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I think it''s entirely possible to make a popular combat-less game, however there has to be *some* type of competitive element in it. It doesn''t matter whether you''re competing with another player, the bad guys, or just yourself, people like to test themselves against *something* and see if they can come out on top. Why else would people play racing games and stuff like Tetris? (Yes I know you''re talking about other genres here, however if it''s possible to get people to like a game where you move blocks around, it should be possible to get them to like a game where you go on an ADVENTURE and move blocks around. )

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Oh yeah its possible to have games that arrent violent. Thats why the ESRB have categories for younger children and overprotective mothers.

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I think (though I can''t be sure) that TechnoGoth wanted to focus on adventure/rpgs... So yeah, sure, there are plenty of non-role-playing games that do not involve combat.

Wait... Define combat. Sure, most of the definitions involve "fight" or "battle" in a violent way, but on a very abstract level, "combat" can mean almost the same thing as "conflict"... Meaning any time there is a challenge between two entities, you have (possibly non-violent) combat. Is Daytona 500 combat? Certainly it''s a conflict... so.. a combat of racing skill? Is Tetris combat? Combat of brains? If this were the case, then every game by it''s very nature is combat. If it weren''t, there''d be no challenge. Course, one could make a point for a game like Animal Crossing (Animal Forest), since that game has absolutely no conflict and no discernable entity that a player is trying to defeat. Much in the same way the Sims games work-- you have a goal and there are obstacles in the way, but there is no discernable antagonist (AI or otherwise) to be in conflict with.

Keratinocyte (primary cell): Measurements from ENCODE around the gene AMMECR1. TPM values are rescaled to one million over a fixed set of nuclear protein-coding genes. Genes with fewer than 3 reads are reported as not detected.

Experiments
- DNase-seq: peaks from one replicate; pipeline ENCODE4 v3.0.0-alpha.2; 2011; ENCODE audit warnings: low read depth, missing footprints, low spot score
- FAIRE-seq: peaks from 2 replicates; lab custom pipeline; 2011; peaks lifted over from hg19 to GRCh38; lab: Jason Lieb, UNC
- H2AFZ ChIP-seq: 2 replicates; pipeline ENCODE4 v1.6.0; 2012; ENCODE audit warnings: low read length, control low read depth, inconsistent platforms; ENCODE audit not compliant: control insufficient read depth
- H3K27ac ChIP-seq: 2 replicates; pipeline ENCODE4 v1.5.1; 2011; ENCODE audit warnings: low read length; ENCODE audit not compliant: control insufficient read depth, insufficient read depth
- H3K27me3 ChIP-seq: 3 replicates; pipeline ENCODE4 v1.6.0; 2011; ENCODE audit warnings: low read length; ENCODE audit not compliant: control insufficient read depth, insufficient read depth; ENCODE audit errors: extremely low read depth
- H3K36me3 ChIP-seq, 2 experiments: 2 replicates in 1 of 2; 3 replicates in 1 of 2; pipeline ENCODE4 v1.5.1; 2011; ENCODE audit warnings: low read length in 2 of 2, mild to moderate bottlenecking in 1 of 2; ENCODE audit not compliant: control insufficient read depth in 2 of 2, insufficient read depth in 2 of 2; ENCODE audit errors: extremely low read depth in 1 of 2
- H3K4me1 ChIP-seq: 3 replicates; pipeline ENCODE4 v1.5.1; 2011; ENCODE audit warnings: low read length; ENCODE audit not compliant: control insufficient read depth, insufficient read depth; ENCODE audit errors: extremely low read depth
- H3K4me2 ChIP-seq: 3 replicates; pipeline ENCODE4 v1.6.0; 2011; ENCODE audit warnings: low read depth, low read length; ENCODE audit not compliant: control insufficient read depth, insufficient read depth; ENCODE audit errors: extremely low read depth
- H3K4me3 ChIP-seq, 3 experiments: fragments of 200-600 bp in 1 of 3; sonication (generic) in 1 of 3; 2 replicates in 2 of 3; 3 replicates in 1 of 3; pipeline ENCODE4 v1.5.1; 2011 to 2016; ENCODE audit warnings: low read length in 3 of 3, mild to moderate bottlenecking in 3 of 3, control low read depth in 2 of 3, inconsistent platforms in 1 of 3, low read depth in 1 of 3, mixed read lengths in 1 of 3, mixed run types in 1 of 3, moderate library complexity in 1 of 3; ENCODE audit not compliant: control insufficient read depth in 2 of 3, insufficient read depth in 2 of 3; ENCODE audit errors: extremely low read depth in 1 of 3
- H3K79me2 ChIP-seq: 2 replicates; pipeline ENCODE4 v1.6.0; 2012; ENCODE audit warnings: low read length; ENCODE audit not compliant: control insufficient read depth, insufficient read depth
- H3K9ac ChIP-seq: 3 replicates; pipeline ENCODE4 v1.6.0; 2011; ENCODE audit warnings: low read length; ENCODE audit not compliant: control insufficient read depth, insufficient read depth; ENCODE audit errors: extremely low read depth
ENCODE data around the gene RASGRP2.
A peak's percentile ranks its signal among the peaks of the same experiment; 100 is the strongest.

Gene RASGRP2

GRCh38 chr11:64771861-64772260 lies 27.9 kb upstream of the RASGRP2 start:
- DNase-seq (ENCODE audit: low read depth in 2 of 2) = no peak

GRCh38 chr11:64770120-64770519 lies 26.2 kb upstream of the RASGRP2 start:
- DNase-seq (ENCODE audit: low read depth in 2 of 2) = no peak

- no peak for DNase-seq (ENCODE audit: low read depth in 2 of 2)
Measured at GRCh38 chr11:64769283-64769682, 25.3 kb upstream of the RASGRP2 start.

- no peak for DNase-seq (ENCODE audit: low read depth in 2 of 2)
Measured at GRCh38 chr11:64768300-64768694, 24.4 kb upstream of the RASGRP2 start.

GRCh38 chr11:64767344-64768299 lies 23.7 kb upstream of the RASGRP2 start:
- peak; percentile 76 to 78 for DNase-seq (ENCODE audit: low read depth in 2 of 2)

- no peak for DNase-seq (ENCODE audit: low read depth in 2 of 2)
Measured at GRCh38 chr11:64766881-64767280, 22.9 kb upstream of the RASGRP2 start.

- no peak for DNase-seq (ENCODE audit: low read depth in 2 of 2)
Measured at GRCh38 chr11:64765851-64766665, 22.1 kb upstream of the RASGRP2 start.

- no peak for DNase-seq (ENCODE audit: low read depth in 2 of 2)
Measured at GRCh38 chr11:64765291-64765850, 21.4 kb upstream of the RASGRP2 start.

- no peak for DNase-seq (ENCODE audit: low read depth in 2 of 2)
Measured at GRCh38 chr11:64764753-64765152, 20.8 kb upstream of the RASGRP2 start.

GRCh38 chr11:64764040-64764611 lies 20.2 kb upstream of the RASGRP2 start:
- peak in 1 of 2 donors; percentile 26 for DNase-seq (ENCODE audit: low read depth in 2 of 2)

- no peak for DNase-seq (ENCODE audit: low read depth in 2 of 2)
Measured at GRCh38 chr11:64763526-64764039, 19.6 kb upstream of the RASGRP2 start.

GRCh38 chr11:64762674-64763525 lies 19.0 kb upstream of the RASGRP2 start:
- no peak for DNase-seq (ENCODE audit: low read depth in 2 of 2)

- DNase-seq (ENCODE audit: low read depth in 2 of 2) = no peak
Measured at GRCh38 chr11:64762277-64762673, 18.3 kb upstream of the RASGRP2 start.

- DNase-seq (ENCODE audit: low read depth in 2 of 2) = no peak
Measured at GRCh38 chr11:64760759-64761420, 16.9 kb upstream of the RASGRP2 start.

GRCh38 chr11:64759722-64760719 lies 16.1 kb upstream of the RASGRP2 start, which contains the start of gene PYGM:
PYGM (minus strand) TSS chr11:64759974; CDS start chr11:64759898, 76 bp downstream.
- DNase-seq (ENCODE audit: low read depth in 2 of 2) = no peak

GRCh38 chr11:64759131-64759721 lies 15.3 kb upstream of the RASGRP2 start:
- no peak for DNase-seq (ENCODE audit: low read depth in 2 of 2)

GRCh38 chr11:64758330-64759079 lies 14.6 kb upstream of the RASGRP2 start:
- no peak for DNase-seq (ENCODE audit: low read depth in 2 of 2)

Okay, metaphysics aside, I think it''s safe to say we''re talking about combat in the fighting/battling sense in RPGs... I''m SURE we can sit here all day and rack our brains for the few exceptions to TechnoGoth''s assertion. But that''s neither prudent or helpful to the conversation at hand.

So I contend it''s a genre problem-- if one can call it a problem at all... These games are loosely based in the same genres as many many novels that have comb before it. (Actually based on the paperback RPGs that are based on novels.) Read Tolkein. Read further back to the Arthurian legends. Hell, read Shakespeare! Very few of these novels are without fighting/battling combat. Probably near the same percentage as the number of games that are also sans combat. The reason is in any good literary work, there is a definite protagonist and a definite antagonist, and a conflict between them: the hand-to-hand combat at the end of the novel is the ultimate climax to a conflict that has been built up over pages and pages.